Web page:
Already a subscriber? Sign in Don't have a subscription? Subscribe Now
Laughing Gull
Leucophaeus atricilla
Order
CHARADRIIFORMES
– Family
LARIDAE
Authors: Burger, Joanna

Welcome to the Birds of North America Online!

Welcome to BNA Online, the leading source of life history information for North American breeding birds. This free, courtesy preview is just the first of 14 articles that provide detailed life history information including Distribution, Migration, Habitat, Food Habits, Sounds, Behavior and Breeding. Written by acknowledged experts on each species, there is also a comprehensive bibliography of published research on the species.

A subscription is needed to access the remaining articles for this and any other species. Subscription rates start as low as $5 USD for 30 days of complete access to the resource. To subscribe, please visit the Cornell Lab of Ornithology E-Store.

If you are already a current subscriber, you will need to sign in with your login information to access BNA normally.

Subscriptions are available for as little as $5 for 30 days of full access! If you would like to subscribe to BNA Online, just visit the Cornell Lab of Ornithology E-Store.

Introduction

Adult Laughing Gull, breeding plumage
Juvenile Laughing Gull, Cape Hatteras, NC, 17 Sep 2005.
Figure 1. Distribution in North and Middle America and the Caribbean.

Editor’s Note: Studies of mitochondrial DNA in the subfamily Larinae have suggested that the heretofore broadly defined genus Larus is paraphyletic. Reclassification of this genus now places Laughing Gull in the genus Leucophaeus. See the 49th Supplement to the AOU Check-list of North American Birds for details. Future revisions of this account will account for this change.

The Laughing Gull is a small, black-hooded gull that nests in colonies of up to 25,000 pairs on sandy or rocky shores and on salt-marsh islands along the Atlantic and Gulf coasts of North America, as well as on some Caribbean islands, the Gulf of California, and along the Pacific coast of Mexico. Its light, buoyant flight and lilting, laughing call are a familiar sight and sound along the coast. This species has adapted well to the presence of people, gathering around picnic groups for handouts, following fishing boats, or waiting about docks for fishermen. For many people along the Atlantic and Gulf coasts, the laughing call and delicate head tosses of this lovely gull are harbingers of spring. In mid-April pairs touch down on sandy beaches or salt-marsh wrack to begin courtship, their dark gray mantles silky and soft, their vibrant black heads gleaming in the sun, their dark eyes ringed with narrow white eye-crescents, and their exaggerated head tosses and graceful Facing-away Displays, a courtship dance all their own.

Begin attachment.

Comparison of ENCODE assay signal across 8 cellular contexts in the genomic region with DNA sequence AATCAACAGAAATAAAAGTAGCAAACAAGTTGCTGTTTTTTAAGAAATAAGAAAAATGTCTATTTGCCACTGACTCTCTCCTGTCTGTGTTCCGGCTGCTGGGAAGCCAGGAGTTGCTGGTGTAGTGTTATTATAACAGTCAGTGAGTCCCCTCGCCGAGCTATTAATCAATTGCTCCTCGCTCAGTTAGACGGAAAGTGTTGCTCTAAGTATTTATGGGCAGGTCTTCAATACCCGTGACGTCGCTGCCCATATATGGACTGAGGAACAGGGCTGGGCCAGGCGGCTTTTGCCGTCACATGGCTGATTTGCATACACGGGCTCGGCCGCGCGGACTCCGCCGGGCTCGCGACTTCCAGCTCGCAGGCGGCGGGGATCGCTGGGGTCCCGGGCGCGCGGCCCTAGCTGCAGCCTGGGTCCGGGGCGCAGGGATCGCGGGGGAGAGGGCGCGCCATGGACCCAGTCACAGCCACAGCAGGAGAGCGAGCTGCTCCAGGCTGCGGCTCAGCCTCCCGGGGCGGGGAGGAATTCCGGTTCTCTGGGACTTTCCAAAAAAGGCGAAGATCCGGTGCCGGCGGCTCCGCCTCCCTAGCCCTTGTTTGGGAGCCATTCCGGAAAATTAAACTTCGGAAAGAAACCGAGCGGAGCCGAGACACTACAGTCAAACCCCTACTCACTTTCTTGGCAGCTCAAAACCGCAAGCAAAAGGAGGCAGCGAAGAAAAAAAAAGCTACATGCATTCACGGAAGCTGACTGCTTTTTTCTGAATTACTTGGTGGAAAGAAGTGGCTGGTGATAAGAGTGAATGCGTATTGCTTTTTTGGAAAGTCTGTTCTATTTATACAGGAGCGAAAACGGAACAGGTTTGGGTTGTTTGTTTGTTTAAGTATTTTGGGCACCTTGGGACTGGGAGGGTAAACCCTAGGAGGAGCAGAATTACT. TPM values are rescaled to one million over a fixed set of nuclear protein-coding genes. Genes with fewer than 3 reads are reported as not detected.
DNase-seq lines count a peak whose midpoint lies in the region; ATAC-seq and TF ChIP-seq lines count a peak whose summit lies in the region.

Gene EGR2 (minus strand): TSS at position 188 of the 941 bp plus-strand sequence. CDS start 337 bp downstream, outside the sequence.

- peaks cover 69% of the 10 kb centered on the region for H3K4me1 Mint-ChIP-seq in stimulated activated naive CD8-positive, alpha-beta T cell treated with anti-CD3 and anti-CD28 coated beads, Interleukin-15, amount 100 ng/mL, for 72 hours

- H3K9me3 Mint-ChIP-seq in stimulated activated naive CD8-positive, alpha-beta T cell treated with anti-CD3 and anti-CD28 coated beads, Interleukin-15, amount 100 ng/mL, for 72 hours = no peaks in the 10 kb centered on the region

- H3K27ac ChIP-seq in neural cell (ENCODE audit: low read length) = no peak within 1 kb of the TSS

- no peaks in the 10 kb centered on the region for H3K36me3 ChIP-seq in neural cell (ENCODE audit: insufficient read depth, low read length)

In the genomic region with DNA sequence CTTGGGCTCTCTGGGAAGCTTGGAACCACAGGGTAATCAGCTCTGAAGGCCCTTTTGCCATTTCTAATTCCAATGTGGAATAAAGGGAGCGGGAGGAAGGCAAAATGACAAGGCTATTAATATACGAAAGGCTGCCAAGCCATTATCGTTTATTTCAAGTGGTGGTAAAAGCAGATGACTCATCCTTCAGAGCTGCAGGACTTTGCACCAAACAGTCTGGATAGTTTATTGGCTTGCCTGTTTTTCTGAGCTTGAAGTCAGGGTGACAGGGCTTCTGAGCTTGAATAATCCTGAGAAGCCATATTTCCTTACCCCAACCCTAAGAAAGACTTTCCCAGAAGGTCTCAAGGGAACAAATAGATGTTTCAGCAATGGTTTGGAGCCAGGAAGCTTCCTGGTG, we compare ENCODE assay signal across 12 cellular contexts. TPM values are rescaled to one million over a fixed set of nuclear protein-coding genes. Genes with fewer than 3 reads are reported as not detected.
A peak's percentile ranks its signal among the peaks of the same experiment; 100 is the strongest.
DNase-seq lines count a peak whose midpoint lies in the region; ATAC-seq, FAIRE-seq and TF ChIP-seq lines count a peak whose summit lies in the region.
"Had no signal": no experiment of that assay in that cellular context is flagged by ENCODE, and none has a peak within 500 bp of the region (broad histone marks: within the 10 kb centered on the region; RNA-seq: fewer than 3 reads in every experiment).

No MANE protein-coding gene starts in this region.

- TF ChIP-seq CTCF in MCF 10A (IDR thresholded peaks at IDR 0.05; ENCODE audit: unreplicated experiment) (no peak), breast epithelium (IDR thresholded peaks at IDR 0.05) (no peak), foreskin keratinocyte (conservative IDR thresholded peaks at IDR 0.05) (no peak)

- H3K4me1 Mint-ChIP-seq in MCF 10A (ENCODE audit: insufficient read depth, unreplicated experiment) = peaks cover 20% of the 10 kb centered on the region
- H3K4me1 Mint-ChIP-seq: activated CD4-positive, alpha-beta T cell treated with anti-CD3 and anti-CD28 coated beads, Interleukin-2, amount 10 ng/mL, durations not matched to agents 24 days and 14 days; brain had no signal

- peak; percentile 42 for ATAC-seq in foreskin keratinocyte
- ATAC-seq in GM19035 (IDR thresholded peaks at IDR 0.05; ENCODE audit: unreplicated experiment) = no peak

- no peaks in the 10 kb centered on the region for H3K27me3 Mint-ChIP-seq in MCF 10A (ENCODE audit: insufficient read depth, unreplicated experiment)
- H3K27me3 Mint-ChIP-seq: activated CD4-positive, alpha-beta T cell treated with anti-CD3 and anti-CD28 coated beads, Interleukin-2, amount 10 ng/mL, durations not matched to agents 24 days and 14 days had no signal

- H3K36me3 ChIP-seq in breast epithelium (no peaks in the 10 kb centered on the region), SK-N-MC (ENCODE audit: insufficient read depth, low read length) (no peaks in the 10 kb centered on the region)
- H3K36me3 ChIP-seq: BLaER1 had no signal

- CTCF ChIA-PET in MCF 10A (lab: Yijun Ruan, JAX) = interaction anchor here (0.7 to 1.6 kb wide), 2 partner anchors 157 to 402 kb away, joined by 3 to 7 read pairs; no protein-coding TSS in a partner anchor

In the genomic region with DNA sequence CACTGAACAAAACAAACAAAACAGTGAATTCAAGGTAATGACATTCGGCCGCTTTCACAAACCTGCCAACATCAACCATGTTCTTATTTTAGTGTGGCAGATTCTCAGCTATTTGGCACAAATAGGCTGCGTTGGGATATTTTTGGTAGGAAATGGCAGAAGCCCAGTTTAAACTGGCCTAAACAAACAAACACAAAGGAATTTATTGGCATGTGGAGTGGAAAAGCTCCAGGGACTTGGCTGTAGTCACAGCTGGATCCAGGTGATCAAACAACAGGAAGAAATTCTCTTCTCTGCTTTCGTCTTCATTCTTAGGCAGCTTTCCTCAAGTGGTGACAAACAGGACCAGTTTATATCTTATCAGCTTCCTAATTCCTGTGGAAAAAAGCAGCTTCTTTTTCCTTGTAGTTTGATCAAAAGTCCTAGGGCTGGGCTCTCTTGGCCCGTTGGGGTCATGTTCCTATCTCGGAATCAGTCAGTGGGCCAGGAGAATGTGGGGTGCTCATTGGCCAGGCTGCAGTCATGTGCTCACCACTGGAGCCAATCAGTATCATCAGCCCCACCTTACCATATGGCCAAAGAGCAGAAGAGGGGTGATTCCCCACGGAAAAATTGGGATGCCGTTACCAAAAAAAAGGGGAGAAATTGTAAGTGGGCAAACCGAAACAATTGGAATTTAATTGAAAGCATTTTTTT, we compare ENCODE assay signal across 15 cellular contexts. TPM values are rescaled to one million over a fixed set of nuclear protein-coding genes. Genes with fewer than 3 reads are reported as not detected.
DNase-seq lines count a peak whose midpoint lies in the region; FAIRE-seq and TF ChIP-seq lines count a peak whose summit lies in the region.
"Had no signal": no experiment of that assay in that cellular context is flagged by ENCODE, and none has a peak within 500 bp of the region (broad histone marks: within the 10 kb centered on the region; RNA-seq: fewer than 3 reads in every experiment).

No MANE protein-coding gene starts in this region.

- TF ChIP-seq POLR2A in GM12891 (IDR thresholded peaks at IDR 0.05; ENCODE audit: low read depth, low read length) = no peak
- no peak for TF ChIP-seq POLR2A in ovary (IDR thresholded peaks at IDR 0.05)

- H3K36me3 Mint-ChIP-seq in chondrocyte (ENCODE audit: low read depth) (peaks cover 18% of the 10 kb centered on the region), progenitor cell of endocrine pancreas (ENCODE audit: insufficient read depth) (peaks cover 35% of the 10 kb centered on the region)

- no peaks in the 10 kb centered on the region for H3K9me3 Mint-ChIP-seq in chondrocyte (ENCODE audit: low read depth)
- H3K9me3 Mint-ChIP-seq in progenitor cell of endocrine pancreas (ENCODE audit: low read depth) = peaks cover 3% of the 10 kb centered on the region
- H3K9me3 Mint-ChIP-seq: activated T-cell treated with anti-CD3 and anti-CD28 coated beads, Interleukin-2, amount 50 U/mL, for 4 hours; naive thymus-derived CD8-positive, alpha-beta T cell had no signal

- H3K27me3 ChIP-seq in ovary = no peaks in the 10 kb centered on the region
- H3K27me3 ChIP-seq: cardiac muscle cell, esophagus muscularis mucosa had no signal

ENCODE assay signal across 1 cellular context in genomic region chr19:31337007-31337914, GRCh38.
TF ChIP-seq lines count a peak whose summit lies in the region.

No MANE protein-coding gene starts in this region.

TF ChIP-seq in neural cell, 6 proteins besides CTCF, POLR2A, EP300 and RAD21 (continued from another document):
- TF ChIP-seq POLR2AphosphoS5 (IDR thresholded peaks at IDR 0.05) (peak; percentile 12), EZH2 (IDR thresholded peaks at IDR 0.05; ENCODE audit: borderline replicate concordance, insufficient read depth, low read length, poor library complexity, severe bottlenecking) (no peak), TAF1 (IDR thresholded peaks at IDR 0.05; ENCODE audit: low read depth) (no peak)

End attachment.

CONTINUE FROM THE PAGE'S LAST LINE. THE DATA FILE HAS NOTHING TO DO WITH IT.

This gull is susceptible to human disturbance and predation throughout its breeding cycle. It avoids mammalian predators by selecting small islands exposed to winter washovers which prevent establishment of permanent mammal populations. Colony and nest-site selection is a compromise between nesting on islands high enough to avoid tidal flooding and small and low enough to avoid predation and competition with larger gulls.

Unlike many larger gulls, Laughing Gulls seldom steal the eggs or chicks of other birds.

After an extensive period of postbreeding wandering up and down the coast, East Coast Laughing Gulls migrate south down the Atlantic and Gulf coasts to South America; Pacific Coast breeders disperse northward to the Salton Sea in southern California and migrate south to winter from southern Mexico to Peru. Here the birds seek habitats similar to those chosen on their breeding grounds—harbors, estuaries, and coastal lagoons. Many remain in the southern United States during the winter, feeding on fish, crustaceans, worms, carrion, and garbage.

Extirpated from many coastal colonies in the late 1800s and early 1900s by eggers and the millinery trade, the Laughing Gull expanded its range and numbers early in the twentieth century only to be devastated later by competition with larger gulls expanding their range southward. Today the Laughing Gull is increasing in much of its range, recently nesting in New York State for the first time in 100 years. There and elsewhere, it has adapted to feeding on landfills and mowed fields surrounding airports, posing a hazard to aircraft.